For industrial measurement devices a rising delay of 2000ms and more is not unusual.

There´s alot more to consider to really get accurate AC measurement results.

Klaus
 

anandhuskumar

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Hi,

AC measurement is not the same as DC measurement.

Some informations about AC measurement, if you are interested in details:

AC means continously changing the instantaneous current value.
A simple ADC measures the instantaneous value. Thus the ADC reading of a 1A RMS sine waveform gives (all) values from -1.414A to +1.414A.

In most cases one wants to know the RMS value.
Thus one needs to do the conversion from the instantaneous values to the RMS values.
Clean solutuions can be:
* AC_in --> RMS_to_DC conversion (hardware) --> ADC --> digital processing (microcontroller)
* AC_in --> ADC -->RMS_to_DC conversion (software) --> further digital processing (microcontroller)

The RMS_to_DC conversion (hardware or software) needs to be defined:
* lower input frequency of interest (like: including_DC or excluding_DC)
* upper input frequency of interest
* squaring circuit performance
* averaging time / filtering of squared values (how long may it take to get to 99% of end value, how much ripple is allowed)
* square root performance. (sw: how often do you need an output value)

Not that clean solutions are
* rectified average method (analog or digital)
* peak method
As already mentioned they are not that accurate and gernerate (huge) errors when the waveform (overtones, duty cycle) changes.

You talk about accuracy: I guess you know that there are also "precision" and "resolution". All three of them don´t neccessary relate to each other.

Talking about "accuracy" without giving a value is useless. Every one has a different definition of "accuracy".
For the one t´s good if it´s within 1% of error tolerance, the other at 0.1% and the next at 0.01%.

Good accuracy at AC measurement is more difficult than on DC measurement. Often there is an uncertainty because of noise. For DC measurements you can simply do averaging to cancle out noise.
But with noise (or overtones) at AC measurement the RMS value always becomes positive. Thus you can´t cancel it out with the averaging method.

And timing behaviour has big influence on design complexity. I´ve designed an RMS meter that is fast and has less than 1% error rising and falling within 30ms. (falling in most cases is much slower than rising because of average at the squared side and then square_root).
For industrial measurement devices a rising delay of 2000ms and more is not unusual.

There´s alot more to consider to really get accurate AC measurement results.

Klaus
Thank you very much for your reply. I tried using a variance equation to find out the current and that way we dont't need to cosider the offset DC voltage.
σ^2 = Σx^2/n-(Σx)^2/n^2; where x is the adc reading and n is the number of samples.
Since mean will be the dc offset voltage, I think, from this equation the standard deviation will give the ac voltage. Here I am using a Wemos D1 min and ADS1115 adc. I have managed to get a better reading using this equation with ADS1115 differential input method. One input is connected to the signal and the other to half of the supply voltage using a potential divider. Now I need to find a way to calculate the current from the reading. Also I believe the reading will be better if I can take a more samples. For now, I have managed take maximum of 105 samples in the code, and more than that, it is producing an error. I think the ADS1115 needs to be set up to it's maximum speed.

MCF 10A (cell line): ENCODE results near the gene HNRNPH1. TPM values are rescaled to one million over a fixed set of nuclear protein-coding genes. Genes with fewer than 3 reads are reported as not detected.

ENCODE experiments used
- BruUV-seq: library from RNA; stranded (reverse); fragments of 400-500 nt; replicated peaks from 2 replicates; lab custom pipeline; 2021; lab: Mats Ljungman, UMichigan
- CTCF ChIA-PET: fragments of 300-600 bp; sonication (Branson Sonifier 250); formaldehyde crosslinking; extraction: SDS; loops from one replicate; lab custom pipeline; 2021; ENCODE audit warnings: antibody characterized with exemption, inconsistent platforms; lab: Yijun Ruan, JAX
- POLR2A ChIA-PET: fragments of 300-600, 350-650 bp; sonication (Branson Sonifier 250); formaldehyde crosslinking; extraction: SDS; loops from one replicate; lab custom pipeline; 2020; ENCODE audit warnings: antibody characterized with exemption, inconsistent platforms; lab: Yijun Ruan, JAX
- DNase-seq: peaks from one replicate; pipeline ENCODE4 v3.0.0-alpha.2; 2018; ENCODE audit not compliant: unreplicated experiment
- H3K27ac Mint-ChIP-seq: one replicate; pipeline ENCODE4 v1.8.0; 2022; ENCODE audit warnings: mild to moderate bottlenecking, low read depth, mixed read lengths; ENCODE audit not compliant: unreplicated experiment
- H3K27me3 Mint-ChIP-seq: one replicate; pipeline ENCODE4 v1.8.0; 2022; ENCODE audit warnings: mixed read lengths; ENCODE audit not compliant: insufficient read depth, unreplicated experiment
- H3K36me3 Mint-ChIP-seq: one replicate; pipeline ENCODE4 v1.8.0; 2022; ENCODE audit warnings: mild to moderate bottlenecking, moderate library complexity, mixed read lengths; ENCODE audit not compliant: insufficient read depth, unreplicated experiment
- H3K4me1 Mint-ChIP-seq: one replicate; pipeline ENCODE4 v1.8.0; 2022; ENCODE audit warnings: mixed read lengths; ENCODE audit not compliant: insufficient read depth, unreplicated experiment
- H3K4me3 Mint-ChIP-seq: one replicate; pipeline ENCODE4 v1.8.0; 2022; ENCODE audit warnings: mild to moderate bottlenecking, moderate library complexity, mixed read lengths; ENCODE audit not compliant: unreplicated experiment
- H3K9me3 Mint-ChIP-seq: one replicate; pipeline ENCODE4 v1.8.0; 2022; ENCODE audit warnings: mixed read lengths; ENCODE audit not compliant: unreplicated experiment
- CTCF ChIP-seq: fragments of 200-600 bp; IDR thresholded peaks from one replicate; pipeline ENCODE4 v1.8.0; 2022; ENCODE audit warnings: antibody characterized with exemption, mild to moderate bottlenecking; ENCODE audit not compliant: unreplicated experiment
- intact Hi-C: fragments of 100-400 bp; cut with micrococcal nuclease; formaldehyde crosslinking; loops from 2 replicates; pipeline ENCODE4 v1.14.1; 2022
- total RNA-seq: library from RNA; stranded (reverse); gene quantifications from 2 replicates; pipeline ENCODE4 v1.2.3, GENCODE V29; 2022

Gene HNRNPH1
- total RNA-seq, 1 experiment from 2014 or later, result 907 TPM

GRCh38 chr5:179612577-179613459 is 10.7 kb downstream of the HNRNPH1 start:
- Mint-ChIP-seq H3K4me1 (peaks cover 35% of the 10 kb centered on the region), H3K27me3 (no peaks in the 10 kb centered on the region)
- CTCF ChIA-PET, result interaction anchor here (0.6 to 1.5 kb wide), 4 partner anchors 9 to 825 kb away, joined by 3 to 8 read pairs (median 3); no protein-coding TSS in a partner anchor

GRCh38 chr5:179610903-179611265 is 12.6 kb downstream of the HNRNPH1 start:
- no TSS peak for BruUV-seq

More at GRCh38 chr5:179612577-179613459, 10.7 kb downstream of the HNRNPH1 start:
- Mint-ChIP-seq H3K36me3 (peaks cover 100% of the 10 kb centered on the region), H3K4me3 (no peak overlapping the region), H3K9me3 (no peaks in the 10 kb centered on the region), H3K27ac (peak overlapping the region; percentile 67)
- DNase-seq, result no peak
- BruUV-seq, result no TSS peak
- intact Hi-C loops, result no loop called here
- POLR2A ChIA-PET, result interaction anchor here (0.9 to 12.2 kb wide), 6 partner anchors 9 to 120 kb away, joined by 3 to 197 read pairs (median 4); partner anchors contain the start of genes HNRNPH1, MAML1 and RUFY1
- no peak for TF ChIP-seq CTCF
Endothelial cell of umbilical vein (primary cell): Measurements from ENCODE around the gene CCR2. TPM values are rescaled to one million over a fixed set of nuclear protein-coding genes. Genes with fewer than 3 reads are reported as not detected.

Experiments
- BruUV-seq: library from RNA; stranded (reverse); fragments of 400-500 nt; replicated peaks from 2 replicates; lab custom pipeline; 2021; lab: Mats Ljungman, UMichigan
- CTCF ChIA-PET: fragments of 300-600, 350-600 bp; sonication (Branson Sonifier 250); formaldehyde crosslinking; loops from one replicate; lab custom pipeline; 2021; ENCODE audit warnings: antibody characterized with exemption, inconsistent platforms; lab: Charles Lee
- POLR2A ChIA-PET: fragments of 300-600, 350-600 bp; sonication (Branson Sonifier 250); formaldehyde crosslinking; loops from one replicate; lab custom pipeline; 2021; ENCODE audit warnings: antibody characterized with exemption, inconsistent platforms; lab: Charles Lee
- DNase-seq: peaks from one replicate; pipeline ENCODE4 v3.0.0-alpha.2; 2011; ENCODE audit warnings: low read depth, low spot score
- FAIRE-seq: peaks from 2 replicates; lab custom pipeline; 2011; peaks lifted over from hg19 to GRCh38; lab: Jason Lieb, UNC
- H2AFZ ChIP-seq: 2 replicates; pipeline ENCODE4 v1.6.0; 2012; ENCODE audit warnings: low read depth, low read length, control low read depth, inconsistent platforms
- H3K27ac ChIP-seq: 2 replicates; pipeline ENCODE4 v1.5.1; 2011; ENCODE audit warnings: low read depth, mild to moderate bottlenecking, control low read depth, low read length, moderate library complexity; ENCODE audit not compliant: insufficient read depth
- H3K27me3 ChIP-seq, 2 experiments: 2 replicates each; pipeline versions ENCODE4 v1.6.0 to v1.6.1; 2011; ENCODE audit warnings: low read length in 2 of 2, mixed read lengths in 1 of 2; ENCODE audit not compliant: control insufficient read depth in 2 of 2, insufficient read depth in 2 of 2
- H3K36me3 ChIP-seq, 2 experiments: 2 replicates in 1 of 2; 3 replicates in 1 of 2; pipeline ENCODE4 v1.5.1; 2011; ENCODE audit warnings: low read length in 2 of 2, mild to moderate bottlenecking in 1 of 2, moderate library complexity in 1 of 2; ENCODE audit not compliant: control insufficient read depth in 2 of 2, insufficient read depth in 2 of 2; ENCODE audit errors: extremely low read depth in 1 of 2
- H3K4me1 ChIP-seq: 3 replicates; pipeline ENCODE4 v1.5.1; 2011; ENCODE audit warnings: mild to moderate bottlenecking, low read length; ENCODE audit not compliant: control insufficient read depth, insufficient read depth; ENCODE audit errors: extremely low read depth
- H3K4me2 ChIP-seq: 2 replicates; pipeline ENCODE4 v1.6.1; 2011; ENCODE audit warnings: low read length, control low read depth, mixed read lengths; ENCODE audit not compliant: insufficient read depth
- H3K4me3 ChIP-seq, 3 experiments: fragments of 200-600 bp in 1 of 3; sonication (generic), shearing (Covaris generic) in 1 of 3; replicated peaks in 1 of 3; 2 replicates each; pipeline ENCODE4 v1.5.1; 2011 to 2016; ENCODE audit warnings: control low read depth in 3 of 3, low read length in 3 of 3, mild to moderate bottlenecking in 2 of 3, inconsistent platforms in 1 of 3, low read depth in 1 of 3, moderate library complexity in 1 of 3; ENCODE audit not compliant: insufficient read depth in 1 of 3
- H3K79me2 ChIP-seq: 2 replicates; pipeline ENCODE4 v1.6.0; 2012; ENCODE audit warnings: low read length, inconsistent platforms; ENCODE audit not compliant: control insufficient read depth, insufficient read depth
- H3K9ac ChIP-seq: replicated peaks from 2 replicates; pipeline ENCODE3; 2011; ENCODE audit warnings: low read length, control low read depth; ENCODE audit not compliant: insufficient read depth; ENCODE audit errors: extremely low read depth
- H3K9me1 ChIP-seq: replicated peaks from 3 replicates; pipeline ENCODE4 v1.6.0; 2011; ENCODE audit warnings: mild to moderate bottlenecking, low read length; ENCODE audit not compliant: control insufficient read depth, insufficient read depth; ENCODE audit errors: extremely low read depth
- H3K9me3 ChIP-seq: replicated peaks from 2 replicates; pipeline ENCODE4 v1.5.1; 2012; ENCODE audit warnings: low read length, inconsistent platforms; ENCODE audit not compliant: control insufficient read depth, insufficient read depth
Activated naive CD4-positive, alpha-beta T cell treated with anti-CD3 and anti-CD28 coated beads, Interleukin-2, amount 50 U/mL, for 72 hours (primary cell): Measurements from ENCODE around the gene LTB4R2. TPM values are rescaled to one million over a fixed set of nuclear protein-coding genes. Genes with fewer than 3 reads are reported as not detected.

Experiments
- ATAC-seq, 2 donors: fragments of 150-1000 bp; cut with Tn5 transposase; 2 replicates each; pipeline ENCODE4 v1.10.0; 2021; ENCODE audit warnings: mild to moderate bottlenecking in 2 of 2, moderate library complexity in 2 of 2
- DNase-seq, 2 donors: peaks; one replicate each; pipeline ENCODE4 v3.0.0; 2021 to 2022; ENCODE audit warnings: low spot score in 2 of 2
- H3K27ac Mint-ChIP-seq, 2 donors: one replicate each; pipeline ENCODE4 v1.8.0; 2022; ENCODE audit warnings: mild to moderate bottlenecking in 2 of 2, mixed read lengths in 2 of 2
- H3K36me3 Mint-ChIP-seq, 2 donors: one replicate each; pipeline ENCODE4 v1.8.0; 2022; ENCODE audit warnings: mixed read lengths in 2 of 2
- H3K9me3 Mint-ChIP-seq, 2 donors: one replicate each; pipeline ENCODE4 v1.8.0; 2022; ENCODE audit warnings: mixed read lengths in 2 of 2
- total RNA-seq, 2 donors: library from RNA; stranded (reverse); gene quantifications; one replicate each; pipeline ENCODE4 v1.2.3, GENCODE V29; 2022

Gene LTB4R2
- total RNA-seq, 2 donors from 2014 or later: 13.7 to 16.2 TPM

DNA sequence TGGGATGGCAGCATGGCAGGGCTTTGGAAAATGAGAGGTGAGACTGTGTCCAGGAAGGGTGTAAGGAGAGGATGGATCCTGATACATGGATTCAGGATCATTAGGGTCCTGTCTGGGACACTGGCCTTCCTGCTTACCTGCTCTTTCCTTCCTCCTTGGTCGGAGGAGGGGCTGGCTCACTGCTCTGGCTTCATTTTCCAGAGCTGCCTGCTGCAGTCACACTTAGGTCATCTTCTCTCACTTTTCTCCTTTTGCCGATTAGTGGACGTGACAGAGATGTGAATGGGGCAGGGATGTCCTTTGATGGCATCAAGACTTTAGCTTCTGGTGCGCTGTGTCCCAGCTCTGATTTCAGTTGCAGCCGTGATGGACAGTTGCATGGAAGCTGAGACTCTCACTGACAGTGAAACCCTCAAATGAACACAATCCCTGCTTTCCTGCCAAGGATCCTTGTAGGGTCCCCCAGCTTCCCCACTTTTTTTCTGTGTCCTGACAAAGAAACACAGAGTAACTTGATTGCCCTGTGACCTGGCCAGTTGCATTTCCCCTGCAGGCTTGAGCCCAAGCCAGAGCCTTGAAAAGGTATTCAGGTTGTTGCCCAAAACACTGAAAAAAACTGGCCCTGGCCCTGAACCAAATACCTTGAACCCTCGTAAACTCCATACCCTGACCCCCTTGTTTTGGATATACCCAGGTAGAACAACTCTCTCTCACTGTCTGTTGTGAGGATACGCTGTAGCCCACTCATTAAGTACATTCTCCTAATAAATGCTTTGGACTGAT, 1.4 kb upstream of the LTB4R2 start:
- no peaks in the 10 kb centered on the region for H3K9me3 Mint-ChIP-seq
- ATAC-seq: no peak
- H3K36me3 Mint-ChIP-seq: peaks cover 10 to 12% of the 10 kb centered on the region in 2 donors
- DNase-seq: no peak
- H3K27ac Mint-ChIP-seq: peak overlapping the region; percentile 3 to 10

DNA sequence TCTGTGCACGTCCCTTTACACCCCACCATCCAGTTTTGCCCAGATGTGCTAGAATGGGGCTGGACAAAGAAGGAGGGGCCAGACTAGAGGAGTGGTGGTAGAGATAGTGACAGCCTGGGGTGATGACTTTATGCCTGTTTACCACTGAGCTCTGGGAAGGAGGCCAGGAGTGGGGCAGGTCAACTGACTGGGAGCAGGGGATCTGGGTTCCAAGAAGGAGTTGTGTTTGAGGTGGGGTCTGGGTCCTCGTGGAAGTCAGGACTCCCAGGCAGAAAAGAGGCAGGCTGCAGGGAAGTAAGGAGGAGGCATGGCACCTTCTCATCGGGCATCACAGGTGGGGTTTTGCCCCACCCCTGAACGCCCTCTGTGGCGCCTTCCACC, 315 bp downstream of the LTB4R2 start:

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KlausST

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Hi,

your math seems to calculte "RMS value excluding DC" over n samples.
So far so good.

I´m worried, because you talk about 150 samples ... but nothing about sampling frequency.

With your math it is very important that
* your measurement window: n / sampling_frequency
* is an exact integer multiple of your mains period time.

Else your RMS values may be not precise (while still being accurate). It will ripple around the expected value.

But also the samples need to be in equal distance. Very equal. So if the sampling timing is controlled by the microcontroller, best method is to use the microcontroller´s hardware (periferal) to generate the timing, independent of the executed code.
Next best is to control the timing with an ISR. But mind that an ISR may be delayed (unequally) depending on the code in the main loop. So it will be more jittery than the solution above.
Avoid to generate the tim ing by using delay functions like "delay_us()". You won´t get good results this way.

So your code has big impact on the RMS result.

Klaus
 

anandhuskumar

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Hi,

your math seems to calculte "RMS value excluding DC" over n samples.
So far so good.

I´m worried, because you talk about 150 samples ... but nothing about sampling frequency.

With your math it is very important that
* your measurement window: n / sampling_frequency
* is an exact integer multiple of your mains period time.

Else your RMS values may be not precise (while still being accurate). It will ripple around the expected value.

But also the samples need to be in equal distance. Very equal. So if the sampling timing is controlled by the microcontroller, best method is to use the microcontroller´s hardware (periferal) to generate the timing, independent of the executed code.
Next best is to control the timing with an ISR. But mind that an ISR may be delayed (unequally) depending on the code in the main loop. So it will be more jittery than the solution above.
Avoid to generate the tim ing by using delay functions like "delay_us()". You won´t get good results this way.

So your code has big impact on the RMS result.

Klaus
Thank you for your help. I have managed to get a pretty consistent reading out of the sensor by adjusting the sampling frequency of adc. I hope I can get an accurate measuremet by calculating using that value. I am yet to find out an equation to calculate that. Thank you so much. Will let you know the status after that is done.
 

anandhuskumar

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Hi, It is working and I can get a pretty consistent reading. But if I increase the number of samples (to take mean) in the for loop (for(i=0; i<250; i++) readadc()), the watchdog timer is getting reset. I think it is because the time to get a reading from the ads1115 is too long. And the waiting time to get the reading is too long, around 30 seconds or so (after taking mean). Is there any way to solve this problem?